The latest UFT contract leaflet. Any thoughts?
Gothamist on the UFT contract negotiations.
In addition to economic demands, teachers are also seeking educational policy changes as part of their collective bargaining. They are pushing back on what they say are overly burdensome requirements. Examples the union cited include: excessive testing and data collection, teacher training sessions unrelated to student needs, and having to administer repeated social-emotional assessments throughout the year.
“What we're being mandated to do has nothing to do with what we've been hired to do,” Michael Mulgrew, the president of the union, told Gothamist in an interview.
He said the policies had created a “massive morale problem” among teachers.
Mulgrew said that talks with City Hall had picked up momentum in recent days, but declined to provide further details. He said the two parties last met on Wednesday.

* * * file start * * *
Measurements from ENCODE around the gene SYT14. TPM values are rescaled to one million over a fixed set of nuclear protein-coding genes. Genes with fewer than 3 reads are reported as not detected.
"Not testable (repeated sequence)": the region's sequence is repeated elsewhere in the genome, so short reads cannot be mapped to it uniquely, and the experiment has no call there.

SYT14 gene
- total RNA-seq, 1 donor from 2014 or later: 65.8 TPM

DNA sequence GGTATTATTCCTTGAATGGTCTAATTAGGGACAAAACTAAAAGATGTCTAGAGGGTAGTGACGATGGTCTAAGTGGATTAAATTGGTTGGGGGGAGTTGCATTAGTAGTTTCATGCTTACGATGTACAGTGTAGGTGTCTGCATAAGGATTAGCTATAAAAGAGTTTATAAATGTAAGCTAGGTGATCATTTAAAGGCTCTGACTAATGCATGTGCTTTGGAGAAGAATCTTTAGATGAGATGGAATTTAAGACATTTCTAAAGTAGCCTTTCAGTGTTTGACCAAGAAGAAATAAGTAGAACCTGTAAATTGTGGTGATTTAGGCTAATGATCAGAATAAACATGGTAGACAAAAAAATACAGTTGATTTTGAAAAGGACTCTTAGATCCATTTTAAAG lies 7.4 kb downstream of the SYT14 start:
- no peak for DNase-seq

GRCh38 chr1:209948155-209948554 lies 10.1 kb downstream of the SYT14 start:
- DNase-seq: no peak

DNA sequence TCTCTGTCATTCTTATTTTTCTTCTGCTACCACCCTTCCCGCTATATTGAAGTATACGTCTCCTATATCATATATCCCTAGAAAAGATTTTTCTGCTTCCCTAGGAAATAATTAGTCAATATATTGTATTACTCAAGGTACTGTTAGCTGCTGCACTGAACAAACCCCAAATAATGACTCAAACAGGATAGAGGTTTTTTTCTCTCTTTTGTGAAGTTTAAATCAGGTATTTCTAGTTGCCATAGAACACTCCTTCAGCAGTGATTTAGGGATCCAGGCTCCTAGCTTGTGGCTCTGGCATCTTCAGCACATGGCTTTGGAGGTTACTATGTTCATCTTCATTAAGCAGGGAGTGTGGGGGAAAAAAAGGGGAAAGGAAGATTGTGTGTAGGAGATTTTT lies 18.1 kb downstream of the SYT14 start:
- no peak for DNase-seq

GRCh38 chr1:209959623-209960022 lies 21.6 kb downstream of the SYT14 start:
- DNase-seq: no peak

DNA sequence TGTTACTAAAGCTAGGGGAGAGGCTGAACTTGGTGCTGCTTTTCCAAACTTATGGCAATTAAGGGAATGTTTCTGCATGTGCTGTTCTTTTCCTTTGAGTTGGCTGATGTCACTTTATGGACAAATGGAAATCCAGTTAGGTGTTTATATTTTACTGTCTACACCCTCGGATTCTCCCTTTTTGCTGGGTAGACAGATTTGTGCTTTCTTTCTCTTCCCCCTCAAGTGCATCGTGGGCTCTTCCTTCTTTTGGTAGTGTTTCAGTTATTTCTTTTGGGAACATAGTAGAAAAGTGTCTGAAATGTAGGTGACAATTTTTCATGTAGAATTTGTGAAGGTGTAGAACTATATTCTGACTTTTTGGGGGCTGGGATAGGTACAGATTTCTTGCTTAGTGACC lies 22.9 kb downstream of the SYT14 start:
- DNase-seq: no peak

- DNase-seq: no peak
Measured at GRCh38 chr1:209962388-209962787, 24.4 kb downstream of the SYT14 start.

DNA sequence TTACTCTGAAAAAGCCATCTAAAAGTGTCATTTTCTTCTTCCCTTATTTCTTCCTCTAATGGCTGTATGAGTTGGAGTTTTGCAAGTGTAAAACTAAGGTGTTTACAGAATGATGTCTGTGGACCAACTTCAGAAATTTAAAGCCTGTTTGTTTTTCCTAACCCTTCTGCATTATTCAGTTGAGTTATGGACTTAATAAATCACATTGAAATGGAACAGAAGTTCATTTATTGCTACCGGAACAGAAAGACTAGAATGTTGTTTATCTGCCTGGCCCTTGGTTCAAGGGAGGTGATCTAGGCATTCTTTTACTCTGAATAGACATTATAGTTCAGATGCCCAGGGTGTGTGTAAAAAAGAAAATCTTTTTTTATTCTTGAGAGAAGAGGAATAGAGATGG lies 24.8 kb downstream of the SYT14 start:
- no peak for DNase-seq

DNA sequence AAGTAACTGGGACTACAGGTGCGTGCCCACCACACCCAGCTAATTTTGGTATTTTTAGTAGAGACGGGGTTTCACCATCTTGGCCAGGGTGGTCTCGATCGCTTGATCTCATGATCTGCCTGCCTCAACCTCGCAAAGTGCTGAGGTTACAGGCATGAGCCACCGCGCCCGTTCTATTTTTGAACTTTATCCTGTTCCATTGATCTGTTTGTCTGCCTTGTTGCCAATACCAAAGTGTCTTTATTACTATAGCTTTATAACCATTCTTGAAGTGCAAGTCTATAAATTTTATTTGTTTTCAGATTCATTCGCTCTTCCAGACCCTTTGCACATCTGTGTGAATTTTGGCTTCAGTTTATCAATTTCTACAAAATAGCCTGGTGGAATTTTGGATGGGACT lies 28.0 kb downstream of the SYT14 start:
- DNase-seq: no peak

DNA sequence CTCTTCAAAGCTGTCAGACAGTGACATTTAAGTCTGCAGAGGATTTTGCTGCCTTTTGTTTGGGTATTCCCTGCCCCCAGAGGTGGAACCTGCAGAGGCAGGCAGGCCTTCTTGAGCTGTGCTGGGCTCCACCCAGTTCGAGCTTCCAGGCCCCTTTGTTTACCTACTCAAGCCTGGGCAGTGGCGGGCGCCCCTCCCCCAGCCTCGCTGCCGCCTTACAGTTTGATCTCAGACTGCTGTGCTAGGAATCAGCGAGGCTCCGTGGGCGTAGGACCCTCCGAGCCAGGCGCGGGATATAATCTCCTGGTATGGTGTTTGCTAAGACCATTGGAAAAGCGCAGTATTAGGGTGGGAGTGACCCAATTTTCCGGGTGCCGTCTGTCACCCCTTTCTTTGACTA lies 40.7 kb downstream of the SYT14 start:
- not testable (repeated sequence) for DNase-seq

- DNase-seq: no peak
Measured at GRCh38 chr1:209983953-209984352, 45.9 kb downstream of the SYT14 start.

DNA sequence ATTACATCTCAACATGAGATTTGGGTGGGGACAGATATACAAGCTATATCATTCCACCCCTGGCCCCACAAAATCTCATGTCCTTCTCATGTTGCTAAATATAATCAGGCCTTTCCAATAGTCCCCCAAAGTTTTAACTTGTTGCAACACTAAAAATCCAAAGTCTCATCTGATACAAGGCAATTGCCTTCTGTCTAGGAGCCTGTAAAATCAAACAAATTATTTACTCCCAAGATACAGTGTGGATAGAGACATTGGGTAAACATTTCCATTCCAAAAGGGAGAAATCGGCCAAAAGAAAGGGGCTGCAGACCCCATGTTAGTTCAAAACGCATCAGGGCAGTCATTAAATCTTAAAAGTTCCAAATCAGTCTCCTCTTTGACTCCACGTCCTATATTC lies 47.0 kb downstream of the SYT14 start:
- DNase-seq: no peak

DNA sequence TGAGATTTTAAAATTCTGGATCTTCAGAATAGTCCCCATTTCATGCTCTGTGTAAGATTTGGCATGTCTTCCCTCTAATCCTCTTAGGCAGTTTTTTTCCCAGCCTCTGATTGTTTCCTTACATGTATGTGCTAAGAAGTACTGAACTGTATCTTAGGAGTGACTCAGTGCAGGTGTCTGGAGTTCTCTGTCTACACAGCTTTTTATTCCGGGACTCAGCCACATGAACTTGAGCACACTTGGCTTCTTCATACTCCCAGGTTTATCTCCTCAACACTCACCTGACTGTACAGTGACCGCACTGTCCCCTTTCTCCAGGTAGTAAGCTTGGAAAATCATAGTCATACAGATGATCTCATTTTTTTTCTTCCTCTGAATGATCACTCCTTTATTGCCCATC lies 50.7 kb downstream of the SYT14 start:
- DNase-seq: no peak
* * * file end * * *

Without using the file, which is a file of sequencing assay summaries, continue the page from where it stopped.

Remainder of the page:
Under Adams, the city’s labor negotiators have so far reached deals with two large unions: District Council 37, the largest municipal union that includes many lower-wage workers, and the Police Benevolent Association, the city’s largest police union.
Both received generous multi-year deals, worth $4 billion and $5.5 billion respectively. The city also agreed to pilot programs for remote work for some city workers and longer shifts that would allow police officers to work fewer days.
For the teachers’ union, the precedent of those two agreements takes some of the pressure off its talks: Under the process known as pattern bargaining, the city is expected to apply the same framework to other unions, depending on whether they are civilian or uniformed.
The expectation is that salary increases for teachers would fall in line with the roughly 3% annual raises received by the members of District Council 37.